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Lawsuit accuses Google of stealing trade secrets


The Google logo is seen on a door at the company's office in Tel Aviv January 26, 2011. REUTERS/Baz Ratner
The Google logo is seen on a door at the company's office in Tel Aviv January 26, 2011. REUTERS/Baz Ratner

NEW YORK, Feb 14 (Reuters Legal) - Technology communications company VoIP Inc sued Google Inc. in New York Supreme Court on Monday, accusing the Internet giant of stealing its trade secrets related to online voice technology.

The litigation stems from a September 2005 contract in which, according to the complaint, VoIP's Los Angeles-based subsidiary, VoiceOne Communications Corp, agreed to provide Google with its patented "Click to Call" technology that allows Internet users to place a call to advertisers or merchants simply by clicking a link on a website. The technology was designed to increase the value of online advertising by giving customers direct, free phone access to advertisers via their computers. VoIP is currently in bankruptcy proceedings.

VoiceOne was the designated carrier of phone calls initiated on Google websites under the agreement, according to the complaint. Google terminated the contract with VoiceOne in 2007, claiming that the company had violated a nondisclosure agreement by revealing that Google was its client, the suit said.

Google entered a 2006 joint venture with eBay and Skype related to Internet call services. VoiceOne argues that Google's justification for terminating the 2005 agreement was "a pretext" to allow the company to exploit VoiceOne's confidential information, including source codes, algorithms and "know how" for monetizing Internet phone calls, in its deal with eBay and Skype.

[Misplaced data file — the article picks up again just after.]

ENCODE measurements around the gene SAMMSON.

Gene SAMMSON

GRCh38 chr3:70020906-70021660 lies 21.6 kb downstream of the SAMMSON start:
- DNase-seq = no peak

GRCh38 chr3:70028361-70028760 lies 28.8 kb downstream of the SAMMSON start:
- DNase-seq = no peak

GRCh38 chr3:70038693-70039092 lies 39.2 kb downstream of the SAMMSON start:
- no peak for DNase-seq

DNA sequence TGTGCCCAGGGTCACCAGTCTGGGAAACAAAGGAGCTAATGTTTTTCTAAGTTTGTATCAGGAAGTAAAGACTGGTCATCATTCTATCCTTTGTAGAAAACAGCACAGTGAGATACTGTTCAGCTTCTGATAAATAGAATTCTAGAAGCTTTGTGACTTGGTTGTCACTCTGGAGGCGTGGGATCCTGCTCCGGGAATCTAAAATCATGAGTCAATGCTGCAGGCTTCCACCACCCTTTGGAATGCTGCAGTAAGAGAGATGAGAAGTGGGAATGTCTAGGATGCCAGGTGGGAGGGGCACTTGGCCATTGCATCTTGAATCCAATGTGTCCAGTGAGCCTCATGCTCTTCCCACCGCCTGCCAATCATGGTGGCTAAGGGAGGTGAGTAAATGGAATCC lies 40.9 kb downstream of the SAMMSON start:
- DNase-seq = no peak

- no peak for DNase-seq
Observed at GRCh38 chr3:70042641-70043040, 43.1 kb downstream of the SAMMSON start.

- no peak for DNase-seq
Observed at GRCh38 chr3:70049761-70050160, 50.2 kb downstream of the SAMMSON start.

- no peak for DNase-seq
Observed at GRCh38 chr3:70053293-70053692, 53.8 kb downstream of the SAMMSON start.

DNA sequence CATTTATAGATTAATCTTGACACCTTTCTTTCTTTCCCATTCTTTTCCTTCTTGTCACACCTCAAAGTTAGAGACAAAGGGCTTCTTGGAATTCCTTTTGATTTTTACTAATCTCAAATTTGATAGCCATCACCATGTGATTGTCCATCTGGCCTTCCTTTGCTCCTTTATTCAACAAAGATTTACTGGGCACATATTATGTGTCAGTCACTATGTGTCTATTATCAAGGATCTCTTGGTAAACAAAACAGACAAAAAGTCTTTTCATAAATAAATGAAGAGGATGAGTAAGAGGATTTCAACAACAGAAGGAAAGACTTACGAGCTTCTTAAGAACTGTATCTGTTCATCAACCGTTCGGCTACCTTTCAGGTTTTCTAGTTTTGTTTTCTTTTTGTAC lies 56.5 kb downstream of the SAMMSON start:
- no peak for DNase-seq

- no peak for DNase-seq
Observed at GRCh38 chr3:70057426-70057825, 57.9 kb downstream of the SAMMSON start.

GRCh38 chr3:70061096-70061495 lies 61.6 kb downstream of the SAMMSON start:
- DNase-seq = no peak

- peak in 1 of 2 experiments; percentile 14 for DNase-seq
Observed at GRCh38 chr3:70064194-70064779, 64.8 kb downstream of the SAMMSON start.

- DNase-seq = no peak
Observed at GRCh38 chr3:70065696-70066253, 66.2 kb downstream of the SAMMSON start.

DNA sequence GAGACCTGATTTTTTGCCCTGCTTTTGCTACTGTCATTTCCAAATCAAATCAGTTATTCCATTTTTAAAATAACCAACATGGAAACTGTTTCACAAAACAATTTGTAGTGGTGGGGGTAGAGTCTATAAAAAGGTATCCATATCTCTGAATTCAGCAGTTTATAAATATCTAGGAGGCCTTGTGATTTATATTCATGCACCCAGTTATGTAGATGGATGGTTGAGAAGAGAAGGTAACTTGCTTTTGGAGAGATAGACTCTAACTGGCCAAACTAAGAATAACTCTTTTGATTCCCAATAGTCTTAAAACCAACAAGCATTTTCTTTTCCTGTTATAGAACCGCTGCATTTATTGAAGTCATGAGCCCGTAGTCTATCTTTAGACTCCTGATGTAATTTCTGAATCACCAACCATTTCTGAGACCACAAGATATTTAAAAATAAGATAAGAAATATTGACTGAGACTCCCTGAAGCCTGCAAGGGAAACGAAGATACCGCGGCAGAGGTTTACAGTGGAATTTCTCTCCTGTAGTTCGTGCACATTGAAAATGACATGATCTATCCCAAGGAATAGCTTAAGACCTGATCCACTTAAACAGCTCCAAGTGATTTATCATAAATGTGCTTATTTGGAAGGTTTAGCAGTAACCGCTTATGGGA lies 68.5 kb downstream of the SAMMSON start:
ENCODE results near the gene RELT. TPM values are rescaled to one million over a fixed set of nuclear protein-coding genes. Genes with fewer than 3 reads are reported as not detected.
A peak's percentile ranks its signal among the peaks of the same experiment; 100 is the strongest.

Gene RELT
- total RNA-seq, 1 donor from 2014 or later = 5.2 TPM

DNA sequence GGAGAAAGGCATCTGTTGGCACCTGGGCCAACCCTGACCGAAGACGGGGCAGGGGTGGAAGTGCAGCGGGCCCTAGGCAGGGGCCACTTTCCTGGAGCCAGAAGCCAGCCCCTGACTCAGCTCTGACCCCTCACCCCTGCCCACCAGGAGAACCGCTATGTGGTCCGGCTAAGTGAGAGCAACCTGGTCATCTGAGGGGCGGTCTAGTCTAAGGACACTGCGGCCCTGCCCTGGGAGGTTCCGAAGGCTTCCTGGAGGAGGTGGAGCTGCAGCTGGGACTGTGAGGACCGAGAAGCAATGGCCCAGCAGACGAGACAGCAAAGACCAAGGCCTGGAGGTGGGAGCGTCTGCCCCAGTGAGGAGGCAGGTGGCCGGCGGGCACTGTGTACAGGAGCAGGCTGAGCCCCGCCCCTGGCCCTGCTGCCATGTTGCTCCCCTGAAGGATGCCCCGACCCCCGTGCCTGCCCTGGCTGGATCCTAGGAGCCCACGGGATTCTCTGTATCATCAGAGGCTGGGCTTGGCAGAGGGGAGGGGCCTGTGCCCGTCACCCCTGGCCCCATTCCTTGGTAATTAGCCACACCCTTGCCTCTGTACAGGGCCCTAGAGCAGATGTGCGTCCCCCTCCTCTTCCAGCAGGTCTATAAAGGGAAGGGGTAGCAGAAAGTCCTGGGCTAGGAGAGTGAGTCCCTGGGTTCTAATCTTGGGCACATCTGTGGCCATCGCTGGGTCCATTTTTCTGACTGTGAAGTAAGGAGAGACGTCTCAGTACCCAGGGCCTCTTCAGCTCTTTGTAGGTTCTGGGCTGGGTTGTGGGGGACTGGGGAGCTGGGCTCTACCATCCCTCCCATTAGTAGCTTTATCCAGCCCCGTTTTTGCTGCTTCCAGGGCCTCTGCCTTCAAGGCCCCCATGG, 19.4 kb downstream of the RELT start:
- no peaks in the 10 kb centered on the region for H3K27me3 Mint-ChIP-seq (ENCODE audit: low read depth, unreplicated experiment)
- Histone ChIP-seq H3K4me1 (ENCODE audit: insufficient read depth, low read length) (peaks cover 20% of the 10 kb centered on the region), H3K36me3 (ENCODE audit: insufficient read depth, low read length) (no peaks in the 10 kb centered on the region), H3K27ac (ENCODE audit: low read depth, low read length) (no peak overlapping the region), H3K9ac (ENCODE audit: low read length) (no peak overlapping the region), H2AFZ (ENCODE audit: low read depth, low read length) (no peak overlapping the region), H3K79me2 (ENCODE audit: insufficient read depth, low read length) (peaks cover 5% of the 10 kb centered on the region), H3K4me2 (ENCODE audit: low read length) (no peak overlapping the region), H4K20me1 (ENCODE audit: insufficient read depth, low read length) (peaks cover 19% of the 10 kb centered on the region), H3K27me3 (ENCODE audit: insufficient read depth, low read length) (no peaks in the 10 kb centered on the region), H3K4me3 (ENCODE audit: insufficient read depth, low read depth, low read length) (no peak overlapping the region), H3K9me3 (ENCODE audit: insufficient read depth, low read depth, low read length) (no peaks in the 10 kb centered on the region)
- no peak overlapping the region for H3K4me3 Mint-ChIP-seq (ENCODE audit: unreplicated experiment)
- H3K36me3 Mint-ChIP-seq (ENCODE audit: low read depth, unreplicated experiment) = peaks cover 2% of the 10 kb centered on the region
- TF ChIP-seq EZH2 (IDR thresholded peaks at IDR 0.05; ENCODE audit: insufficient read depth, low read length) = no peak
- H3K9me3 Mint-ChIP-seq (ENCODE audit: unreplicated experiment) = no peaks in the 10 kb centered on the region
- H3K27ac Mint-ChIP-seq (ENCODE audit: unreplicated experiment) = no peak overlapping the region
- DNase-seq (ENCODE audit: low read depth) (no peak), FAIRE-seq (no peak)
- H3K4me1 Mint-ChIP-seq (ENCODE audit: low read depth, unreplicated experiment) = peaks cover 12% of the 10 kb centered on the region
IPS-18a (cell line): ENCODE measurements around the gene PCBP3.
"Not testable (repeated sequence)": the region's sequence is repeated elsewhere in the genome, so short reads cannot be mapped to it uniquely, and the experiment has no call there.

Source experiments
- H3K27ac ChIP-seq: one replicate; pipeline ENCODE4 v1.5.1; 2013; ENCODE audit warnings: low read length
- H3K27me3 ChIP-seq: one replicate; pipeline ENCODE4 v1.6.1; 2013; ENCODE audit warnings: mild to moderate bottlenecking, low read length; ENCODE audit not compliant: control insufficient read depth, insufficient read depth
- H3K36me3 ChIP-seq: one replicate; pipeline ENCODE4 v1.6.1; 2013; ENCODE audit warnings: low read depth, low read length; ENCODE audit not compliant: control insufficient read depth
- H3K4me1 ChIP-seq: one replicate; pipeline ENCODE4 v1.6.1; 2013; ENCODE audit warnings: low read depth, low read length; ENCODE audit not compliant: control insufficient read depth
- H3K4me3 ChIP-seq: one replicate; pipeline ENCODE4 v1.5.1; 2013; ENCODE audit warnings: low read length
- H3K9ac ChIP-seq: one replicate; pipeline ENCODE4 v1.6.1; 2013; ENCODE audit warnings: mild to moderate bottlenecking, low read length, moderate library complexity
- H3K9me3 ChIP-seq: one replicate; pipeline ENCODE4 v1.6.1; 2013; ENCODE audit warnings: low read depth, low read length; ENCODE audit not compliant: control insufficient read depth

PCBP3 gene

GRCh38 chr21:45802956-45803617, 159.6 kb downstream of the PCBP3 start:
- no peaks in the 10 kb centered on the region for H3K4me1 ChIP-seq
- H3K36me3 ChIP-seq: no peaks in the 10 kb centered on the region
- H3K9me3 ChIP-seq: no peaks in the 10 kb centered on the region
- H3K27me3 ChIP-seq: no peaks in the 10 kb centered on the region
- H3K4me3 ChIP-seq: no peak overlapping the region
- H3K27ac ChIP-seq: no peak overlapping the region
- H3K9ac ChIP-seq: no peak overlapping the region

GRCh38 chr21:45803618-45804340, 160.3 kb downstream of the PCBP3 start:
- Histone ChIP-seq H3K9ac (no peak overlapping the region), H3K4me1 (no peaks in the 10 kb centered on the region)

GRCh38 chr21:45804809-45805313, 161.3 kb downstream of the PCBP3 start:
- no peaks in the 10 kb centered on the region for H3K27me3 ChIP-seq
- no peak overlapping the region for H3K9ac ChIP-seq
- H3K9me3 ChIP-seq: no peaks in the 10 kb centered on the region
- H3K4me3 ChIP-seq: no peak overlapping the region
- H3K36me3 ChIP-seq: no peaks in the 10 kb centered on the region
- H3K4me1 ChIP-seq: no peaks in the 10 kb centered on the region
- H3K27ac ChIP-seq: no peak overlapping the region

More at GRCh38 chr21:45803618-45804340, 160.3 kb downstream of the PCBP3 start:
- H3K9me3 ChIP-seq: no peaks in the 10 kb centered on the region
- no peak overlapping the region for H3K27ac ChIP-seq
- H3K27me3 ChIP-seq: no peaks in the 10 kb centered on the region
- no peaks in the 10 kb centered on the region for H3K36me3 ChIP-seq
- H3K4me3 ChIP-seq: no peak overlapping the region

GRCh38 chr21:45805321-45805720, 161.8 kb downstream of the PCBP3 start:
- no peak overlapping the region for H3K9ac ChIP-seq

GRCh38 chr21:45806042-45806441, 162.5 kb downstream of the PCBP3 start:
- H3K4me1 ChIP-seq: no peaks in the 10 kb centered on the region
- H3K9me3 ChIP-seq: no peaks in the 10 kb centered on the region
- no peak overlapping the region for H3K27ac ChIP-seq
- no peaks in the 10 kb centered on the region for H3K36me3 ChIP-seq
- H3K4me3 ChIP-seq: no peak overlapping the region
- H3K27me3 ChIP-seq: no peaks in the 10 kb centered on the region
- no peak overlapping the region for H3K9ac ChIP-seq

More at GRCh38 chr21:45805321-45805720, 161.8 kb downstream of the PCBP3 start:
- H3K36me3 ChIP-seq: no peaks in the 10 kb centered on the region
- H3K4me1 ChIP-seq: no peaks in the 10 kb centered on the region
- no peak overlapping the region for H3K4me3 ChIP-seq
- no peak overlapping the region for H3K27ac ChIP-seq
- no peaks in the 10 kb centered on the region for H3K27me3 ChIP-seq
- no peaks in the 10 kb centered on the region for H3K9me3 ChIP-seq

Google spokesman Aaron Zamost was not immediately available for comment. Plaintiffs' attorneys Christopher Seeger and Jonathan Shub did not immediately return calls seeking comment.

The lawsuit claims trade secret theft, unfair competition, unjust enrichment and breach of contract and seeks unspecified compensatory and punitive damages, disgorgement of illegal gains, an injunction and attorney's fees.

On July 29, 2009, VoIP filed a similar lawsuit against Google in Los Angeles Superior Court. That case was dismissed without prejudice in December 2009 due to jurisdictional issues and VoIP's pending bankruptcy proceedings, according to plaintiffs' lawyer Brian Kabatek. Creditors filed an involuntary bankruptcy petition against VoIP in U.S. Bankruptcy Court for the Southern District of Florida in 2009.

Last June, Frontier Communications sued Google over its Google Voice product, which gives users one phone number to connect their home, work and cell phones. Frontier, a provider of phone, Internet and satellite TV services, alleged that Google Voice infringed on its patented invention that linked multiple phone lines to a single number. That litigation is underway in U.S. District Court for the District of Delaware.

The latest case is VoIP Inc et al v. Google Inc, New York Supreme Court, No. 650380/2011.

For VoIP and the other plaintiffs: Christopher Seeger and Jonathan Shub of Seeger Weiss.

For Google: Not immediately available.

The California case is VoIP Inc et al v. Google, Los Angeles Superior Court, No. BC418842.

For VoIP and the other plaintiffs: Byron Ball of The Ball Law Firm, Mark Geragos of Geragos & Geragos and Brian Kabateck of Kabateck Brown Kellner.

For Google: Los Angeles lawyer Gary Bostwick; Michael Page and Ragesh Tangri of Durie Tangri.

(Reporting by Terry Baynes of Reuters Legal; Editing by Amy Singer)

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